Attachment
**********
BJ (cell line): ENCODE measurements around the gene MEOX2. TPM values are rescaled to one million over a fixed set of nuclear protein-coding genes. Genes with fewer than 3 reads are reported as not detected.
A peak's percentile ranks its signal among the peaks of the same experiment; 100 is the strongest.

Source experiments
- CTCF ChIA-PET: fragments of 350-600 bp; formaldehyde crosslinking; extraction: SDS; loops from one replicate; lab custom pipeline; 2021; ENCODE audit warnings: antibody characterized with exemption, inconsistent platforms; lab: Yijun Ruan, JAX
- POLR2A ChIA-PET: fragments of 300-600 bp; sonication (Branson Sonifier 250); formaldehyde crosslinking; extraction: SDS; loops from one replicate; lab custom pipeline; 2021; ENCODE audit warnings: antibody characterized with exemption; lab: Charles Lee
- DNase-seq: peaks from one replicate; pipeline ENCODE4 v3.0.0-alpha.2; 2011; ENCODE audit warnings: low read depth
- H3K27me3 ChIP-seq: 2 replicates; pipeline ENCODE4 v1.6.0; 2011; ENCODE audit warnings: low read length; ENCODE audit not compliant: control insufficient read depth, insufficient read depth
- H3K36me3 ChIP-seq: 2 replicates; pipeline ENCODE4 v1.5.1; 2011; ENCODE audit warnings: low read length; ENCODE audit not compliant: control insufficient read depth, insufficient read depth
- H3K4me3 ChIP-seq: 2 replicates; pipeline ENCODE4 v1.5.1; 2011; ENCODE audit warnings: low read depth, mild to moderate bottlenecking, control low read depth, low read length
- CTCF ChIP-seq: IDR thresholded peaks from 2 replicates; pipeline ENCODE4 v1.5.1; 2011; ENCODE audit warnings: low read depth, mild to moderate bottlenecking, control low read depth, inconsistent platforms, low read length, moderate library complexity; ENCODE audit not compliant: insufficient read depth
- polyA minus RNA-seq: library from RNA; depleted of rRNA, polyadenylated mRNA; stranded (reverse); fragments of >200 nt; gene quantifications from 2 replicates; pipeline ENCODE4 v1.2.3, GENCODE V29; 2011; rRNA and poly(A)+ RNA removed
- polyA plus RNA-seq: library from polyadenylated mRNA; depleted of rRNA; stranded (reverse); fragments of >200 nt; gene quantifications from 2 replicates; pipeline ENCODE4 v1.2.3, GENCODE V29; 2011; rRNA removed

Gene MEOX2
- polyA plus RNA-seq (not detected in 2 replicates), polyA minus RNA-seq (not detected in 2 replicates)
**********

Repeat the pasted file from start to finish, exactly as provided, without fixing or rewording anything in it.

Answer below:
BJ (cell line): ENCODE measurements around the gene MEOX2. TPM values are rescaled to one million over a fixed set of nuclear protein-coding genes. Genes with fewer than 3 reads are reported as not detected.
A peak's percentile ranks its signal among the peaks of the same experiment; 100 is the strongest.

Source experiments
- CTCF ChIA-PET: fragments of 350-600 bp; formaldehyde crosslinking; extraction: SDS; loops from one replicate; lab custom pipeline; 2021; ENCODE audit warnings: antibody characterized with exemption, inconsistent platforms; lab: Yijun Ruan, JAX
- POLR2A ChIA-PET: fragments of 300-600 bp; sonication (Branson Sonifier 250); formaldehyde crosslinking; extraction: SDS; loops from one replicate; lab custom pipeline; 2021; ENCODE audit warnings: antibody characterized with exemption; lab: Charles Lee
- DNase-seq: peaks from one replicate; pipeline ENCODE4 v3.0.0-alpha.2; 2011; ENCODE audit warnings: low read depth
- H3K27me3 ChIP-seq: 2 replicates; pipeline ENCODE4 v1.6.0; 2011; ENCODE audit warnings: low read length; ENCODE audit not compliant: control insufficient read depth, insufficient read depth
- H3K36me3 ChIP-seq: 2 replicates; pipeline ENCODE4 v1.5.1; 2011; ENCODE audit warnings: low read length; ENCODE audit not compliant: control insufficient read depth, insufficient read depth
- H3K4me3 ChIP-seq: 2 replicates; pipeline ENCODE4 v1.5.1; 2011; ENCODE audit warnings: low read depth, mild to moderate bottlenecking, control low read depth, low read length
- CTCF ChIP-seq: IDR thresholded peaks from 2 replicates; pipeline ENCODE4 v1.5.1; 2011; ENCODE audit warnings: low read depth, mild to moderate bottlenecking, control low read depth, inconsistent platforms, low read length, moderate library complexity; ENCODE audit not compliant: insufficient read depth
- polyA minus RNA-seq: library from RNA; depleted of rRNA, polyadenylated mRNA; stranded (reverse); fragments of >200 nt; gene quantifications from 2 replicates; pipeline ENCODE4 v1.2.3, GENCODE V29; 2011; rRNA and poly(A)+ RNA removed
- polyA plus RNA-seq: library from polyadenylated mRNA; depleted of rRNA; stranded (reverse); fragments of >200 nt; gene quantifications from 2 replicates; pipeline ENCODE4 v1.2.3, GENCODE V29; 2011; rRNA removed

Gene MEOX2
- polyA plus RNA-seq (not detected in 2 replicates), polyA minus RNA-seq (not detected in 2 replicates)